Landlords facing huge fines if they don’t have EPCs

by Scott Douglas

Monday, January 5th, 2009

Landlords across Scotland could end up with heavy fines because they have not been given enough information about the need to provide Energy Performance Certificates on their properties, according to one of the country’s leading letting agents.

Braemore Property Management has said that many private landlords are still unaware of the new legislation over EPCs, which came into effect on January 4, and could be fined as the certificates are now compulsory on every property put up for let.

Under the rules, any property that is rented out will need to have an Energy Performance Certificate – which will be made available to tenants at the outset of a new tenancy. The move means that prospective tenants will be given details of the energy efficiency and environmental impact of any property they are considering renting.

However, Braemore, which has a portfolio of 850 properties in Edinburgh worth more than £250 million, believes that the Government has not provided enough information about the new legislation – meaning that many independent landlords risk being fined up to £5000 if they do not have EPCs in place.

Colette Murphy, director of Braemore Property Management, said: “There are a lot of private Landlords in Edinburgh and across the rest of Scotland who still do not know about this legislation and will not be aware of the penalties they face if they do not have an EPC.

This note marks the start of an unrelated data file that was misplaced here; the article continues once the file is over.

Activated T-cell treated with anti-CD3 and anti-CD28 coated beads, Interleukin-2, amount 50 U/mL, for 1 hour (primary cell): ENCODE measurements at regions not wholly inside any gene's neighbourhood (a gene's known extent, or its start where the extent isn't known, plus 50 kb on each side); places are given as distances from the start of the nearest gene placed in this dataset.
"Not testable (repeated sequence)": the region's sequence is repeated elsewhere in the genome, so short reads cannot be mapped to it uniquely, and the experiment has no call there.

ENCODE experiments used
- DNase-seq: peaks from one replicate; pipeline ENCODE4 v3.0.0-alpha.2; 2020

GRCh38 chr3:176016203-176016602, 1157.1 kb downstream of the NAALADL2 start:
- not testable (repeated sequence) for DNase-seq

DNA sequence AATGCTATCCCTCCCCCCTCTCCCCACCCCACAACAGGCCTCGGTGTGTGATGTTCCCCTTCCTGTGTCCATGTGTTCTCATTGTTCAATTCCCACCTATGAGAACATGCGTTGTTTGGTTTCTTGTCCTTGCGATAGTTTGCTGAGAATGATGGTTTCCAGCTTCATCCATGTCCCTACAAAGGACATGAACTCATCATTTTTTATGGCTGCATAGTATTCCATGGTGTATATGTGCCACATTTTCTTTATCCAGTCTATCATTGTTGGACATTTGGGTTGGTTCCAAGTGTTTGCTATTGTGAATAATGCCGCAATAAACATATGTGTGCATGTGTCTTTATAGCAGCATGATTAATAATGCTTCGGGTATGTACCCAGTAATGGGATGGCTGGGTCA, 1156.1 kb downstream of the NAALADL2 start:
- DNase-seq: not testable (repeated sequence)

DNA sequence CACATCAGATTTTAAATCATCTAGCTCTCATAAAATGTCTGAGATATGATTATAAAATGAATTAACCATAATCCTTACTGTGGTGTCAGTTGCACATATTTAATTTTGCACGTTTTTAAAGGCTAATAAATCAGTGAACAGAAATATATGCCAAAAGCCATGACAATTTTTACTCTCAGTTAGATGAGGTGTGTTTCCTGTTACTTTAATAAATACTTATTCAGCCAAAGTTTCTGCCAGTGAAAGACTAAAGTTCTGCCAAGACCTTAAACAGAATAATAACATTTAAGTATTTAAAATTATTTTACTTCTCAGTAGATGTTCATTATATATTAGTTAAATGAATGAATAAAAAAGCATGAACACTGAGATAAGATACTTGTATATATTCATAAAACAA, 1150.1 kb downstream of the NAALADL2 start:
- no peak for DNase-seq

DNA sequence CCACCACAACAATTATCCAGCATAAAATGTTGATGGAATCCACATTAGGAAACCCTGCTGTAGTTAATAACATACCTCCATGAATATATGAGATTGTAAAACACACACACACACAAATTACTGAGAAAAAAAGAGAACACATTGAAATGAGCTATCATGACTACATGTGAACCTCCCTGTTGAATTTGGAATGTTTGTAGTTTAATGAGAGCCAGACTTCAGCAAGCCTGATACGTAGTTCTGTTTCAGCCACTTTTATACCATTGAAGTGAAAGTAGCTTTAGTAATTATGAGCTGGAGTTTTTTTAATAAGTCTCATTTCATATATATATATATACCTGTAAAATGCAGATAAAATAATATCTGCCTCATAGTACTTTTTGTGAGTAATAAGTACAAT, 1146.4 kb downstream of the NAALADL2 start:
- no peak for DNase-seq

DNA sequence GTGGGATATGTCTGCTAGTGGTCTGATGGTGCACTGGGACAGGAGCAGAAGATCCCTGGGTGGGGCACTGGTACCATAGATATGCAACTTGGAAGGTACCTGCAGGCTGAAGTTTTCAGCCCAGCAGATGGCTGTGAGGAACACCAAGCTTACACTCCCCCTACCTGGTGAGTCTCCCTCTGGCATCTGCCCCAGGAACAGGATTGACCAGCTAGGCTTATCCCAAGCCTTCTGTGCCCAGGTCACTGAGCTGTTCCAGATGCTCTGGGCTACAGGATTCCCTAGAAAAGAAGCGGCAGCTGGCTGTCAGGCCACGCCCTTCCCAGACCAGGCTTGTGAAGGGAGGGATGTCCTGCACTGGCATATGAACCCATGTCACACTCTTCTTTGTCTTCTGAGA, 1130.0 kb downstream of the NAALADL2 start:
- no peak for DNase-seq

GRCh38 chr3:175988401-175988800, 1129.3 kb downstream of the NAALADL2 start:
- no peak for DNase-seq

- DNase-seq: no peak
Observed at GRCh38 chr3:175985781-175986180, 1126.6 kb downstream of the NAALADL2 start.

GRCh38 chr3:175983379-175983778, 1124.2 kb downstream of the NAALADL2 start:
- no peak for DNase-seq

“The Government has not been particularly pro-active in providing information about what the certificates are or the fact that it is now illegal to rent out a flat if you did not have one from the start of January.

“Although lettings agents like us are aware of the need for EPCs and are informing their clients about the new requirement, there’s a risk that many private and independent Landlords will not appreciate the urgency of having one of these in place when their property is marketed.”

Colette argues that the EPCs are an unwelcome extra expense for Landlords, although they could help give more clarity for tenants over the energy efficiency of the properties they are considering renting.

She added: “I can see how tenants will be interested to see a document that shows the energy efficiency of the property they want to rent. However, it is still an extra expense for landlords and many people will be unhappy at having to pay for it.

“There will be some groups such as reluctant landlords – who are those people who turned to the rental sector when they found they could not sell their homes – that will be particularly unhappy at having to buy an EPC. The reason they’ve rented out their properties in the first place is because they want to minimise their losses, so paying £80 for an energy certificate is another financial burden for them.

“Although I think that most landlords will eventually see EPCs as a necessary expense to ensure their property is legally rentable, there is a lot of uncertainty about them at the moment. The problem remains that there is not much information out there about what the certificates actually are and how you get them, and I think many landlords will be caught out now that they have come into effect.”

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